Texas Workforce Commission. Texas Minimum Wage Law. [Online Article]. Accessed 8 February 2019.

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February 12, 2019

In November 2018, the year-over-year growth rate of the value of goods imported by the U.S. from China dropped into negative territory.

That observation comes from our analysis of the U.S. Census Bureau's report on the U.S.' trade in goods with China, which had been delayed for over a month due to the partial U.S. government shut down. It marks the first month since the U.S.-China trade war began on 22 March 2018 where we can point to a month where the total value of goods that the U.S. imported from China dropped below the value reported a year earlier, where the U.S. had largely been able to avoid following China's fate in that respect. Until November 2018.

The following chart shows that development and also reveals that the year-over-year growth rate of the value of U.S. exports to China became more negative in November 2018. That outcome largely occurred as a consequence of China's retaliatory tariffs on U.S.-produced soybeans, which has prompted China's soybean buyers to effectively boycott the 2018 U.S. crop (until they began making some relatively small buys in December 2018).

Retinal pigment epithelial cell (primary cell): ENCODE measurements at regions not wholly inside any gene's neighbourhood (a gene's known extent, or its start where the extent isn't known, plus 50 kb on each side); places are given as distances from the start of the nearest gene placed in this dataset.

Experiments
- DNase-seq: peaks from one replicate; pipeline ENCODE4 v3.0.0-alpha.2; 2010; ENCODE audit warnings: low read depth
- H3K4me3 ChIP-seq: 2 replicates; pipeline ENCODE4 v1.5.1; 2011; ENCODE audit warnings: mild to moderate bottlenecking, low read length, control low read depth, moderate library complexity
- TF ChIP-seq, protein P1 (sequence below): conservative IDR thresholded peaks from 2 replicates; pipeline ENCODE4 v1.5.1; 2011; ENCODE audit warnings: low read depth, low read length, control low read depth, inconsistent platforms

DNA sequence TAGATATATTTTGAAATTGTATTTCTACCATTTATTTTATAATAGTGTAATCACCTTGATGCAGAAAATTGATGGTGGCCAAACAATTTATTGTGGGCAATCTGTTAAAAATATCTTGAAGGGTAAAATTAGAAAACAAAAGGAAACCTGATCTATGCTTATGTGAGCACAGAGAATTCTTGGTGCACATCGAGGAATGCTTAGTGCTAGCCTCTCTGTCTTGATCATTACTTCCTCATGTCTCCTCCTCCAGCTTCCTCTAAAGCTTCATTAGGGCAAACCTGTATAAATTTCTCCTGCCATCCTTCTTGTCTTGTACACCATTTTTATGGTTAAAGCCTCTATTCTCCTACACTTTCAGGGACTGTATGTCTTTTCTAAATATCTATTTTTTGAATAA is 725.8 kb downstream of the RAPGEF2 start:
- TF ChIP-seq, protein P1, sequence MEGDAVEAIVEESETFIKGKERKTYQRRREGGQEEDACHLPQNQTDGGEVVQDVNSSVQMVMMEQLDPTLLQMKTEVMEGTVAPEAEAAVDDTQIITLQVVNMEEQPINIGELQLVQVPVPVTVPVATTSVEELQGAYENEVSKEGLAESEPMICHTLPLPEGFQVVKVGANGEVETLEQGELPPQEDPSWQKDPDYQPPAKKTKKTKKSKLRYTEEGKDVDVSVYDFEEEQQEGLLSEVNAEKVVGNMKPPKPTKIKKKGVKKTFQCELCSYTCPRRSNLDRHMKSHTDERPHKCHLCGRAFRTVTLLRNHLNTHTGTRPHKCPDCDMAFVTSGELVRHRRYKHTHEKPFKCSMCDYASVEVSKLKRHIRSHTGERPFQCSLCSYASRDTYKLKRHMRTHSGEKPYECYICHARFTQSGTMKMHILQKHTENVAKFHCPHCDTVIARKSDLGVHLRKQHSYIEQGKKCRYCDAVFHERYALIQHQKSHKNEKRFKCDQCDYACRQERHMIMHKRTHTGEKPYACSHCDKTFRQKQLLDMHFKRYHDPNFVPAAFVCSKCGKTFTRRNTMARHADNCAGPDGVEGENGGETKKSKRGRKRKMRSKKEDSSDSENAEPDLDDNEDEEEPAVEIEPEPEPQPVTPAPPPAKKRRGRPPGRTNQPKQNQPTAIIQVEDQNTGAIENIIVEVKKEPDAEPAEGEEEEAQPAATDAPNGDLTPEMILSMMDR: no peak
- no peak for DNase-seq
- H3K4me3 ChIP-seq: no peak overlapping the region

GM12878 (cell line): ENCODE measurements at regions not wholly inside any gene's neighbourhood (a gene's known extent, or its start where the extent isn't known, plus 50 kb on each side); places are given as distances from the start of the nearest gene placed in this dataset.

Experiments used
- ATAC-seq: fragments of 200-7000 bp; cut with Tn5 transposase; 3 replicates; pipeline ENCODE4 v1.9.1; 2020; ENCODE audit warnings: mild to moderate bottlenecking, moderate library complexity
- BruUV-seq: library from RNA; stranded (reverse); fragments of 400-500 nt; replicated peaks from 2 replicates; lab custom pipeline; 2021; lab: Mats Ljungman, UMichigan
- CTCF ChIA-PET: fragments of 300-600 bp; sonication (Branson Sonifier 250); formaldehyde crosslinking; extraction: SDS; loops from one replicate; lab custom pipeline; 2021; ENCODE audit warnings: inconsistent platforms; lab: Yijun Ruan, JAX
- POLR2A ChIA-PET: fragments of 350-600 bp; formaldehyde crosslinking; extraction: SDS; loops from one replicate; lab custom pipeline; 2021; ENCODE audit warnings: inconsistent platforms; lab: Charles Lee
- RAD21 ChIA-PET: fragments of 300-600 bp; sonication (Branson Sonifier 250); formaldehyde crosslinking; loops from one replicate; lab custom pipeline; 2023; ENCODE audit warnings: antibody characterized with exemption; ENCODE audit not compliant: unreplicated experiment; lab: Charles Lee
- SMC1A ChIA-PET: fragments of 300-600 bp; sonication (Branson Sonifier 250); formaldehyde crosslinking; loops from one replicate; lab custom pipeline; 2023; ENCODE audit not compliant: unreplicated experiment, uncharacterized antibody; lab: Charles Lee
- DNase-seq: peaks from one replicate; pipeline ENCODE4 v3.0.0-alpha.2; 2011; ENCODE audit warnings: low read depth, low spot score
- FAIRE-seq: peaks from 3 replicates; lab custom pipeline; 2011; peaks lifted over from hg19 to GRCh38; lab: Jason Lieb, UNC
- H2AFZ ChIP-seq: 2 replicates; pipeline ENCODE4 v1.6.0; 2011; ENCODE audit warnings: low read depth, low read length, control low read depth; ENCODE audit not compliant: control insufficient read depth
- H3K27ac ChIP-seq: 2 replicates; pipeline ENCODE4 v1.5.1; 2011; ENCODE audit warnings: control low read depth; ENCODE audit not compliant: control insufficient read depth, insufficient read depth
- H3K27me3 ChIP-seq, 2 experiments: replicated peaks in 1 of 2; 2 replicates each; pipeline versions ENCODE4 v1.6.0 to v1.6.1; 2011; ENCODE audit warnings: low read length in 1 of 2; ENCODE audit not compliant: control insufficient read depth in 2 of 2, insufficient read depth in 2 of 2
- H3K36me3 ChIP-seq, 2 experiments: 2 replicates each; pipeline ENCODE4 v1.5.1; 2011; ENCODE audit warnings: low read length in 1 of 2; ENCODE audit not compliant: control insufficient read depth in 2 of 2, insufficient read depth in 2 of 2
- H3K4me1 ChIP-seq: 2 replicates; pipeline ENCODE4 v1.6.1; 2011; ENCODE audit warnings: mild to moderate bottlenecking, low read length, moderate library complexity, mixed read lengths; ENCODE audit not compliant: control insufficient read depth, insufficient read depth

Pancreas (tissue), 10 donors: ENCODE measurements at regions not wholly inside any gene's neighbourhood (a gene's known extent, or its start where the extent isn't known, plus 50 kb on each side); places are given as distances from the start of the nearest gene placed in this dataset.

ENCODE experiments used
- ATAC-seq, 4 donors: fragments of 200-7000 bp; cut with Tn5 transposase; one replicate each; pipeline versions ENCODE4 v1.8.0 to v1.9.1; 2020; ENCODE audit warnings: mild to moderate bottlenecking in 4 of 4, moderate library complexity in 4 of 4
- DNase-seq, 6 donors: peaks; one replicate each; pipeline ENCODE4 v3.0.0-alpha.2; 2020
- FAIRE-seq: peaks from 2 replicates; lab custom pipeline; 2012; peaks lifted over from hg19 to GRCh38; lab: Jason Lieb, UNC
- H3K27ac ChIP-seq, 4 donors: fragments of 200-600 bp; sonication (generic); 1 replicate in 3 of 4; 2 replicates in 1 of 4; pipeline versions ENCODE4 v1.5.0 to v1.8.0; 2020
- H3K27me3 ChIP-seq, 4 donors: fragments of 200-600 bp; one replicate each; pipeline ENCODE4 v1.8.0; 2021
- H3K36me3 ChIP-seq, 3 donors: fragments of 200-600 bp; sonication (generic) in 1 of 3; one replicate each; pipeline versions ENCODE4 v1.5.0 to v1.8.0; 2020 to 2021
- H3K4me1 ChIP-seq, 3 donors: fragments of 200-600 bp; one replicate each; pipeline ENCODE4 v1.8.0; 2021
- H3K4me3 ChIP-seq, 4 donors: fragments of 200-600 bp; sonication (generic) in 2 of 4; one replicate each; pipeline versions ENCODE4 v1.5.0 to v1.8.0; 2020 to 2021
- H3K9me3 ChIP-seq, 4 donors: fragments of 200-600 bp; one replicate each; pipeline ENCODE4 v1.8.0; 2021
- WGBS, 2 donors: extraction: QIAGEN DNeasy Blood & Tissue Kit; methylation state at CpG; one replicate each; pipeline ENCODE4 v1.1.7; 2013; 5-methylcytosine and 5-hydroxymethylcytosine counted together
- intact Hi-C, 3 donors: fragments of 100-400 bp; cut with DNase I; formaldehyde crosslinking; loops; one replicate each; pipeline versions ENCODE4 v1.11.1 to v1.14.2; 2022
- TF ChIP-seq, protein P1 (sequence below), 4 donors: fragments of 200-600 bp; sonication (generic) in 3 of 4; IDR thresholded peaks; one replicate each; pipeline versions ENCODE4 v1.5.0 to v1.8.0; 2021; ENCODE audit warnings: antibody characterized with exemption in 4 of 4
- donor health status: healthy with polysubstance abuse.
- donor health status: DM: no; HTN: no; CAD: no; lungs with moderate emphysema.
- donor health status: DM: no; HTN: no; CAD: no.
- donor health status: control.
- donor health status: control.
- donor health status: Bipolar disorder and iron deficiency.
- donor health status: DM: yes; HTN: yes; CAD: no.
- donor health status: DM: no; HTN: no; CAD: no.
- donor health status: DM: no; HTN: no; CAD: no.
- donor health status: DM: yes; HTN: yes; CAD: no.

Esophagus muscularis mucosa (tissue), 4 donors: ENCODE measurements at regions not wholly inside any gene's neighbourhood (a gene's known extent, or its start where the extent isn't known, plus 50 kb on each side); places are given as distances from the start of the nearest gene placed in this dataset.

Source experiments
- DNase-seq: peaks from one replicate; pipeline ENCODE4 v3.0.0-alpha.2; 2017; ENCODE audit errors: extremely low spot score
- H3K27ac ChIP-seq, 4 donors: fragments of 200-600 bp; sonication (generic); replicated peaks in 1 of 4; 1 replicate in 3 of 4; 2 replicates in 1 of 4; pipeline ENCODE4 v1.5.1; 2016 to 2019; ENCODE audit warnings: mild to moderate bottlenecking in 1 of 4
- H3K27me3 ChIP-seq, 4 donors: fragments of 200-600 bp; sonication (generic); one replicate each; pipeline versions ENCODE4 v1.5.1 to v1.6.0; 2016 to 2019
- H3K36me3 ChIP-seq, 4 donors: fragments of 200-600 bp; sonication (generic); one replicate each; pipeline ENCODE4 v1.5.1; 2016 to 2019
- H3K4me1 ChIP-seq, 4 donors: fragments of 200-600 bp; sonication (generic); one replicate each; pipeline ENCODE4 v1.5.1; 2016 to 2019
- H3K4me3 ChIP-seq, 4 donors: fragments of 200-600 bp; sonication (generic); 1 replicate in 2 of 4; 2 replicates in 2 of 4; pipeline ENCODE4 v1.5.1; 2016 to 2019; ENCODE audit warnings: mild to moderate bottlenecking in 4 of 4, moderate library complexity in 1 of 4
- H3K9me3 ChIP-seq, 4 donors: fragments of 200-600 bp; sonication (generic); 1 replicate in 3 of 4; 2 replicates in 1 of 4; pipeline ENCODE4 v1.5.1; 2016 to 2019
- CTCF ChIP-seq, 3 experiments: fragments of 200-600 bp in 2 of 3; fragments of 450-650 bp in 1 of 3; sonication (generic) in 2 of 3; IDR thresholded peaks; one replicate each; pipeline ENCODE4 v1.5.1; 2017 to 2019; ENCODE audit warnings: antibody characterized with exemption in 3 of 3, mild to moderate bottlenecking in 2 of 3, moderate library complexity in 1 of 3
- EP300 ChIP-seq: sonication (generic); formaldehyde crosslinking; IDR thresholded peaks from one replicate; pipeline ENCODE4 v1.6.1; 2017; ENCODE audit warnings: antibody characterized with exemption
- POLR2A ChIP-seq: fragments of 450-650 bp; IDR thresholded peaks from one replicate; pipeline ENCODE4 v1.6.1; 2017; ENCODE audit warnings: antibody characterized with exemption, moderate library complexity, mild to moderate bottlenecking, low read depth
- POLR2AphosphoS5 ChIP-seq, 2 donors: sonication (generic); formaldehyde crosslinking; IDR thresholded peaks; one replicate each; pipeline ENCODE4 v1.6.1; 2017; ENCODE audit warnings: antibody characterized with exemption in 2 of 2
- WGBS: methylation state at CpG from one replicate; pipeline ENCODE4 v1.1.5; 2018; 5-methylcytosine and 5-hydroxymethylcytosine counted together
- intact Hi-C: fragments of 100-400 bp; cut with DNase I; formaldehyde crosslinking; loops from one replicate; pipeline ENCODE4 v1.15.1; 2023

Year Over Year Growth Rate of Exchange Rate Adjusted U.S.-China Trade in Goods and Services, January 1986 - November 2018

Taking a step back to look at the combined value of goods and services directly traded between the U.S. and China, we find the size of the gap between where that level of trade is today with respect to where it would likely be in the absence of the trade war between the two nations opened up in November 2018, increasing by over 50% from $1.6 billion in the previous month to $2.5 billion.

Combined Value of U.S. Exports to China and Imports from China, January 2008 - November 2018

In percentage terms, November 2018's level of direct trade between the two nations is a little over 4% below where we estimate it might otherwise be based on the pre-trade war trend for this data.

References

Board of Governors of the Federal Reserve System. China / U.S. Foreign Exchange Rate. G.5 Foreign Exchange Rates. Accessed 7 February 2019.

U.S. Census Bureau. Trade in Goods with China. Accessed 7 February 2019.

U.S. Census Bureau. U.S. Trade Online. Accessed 7 February 2019. 

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February 11, 2019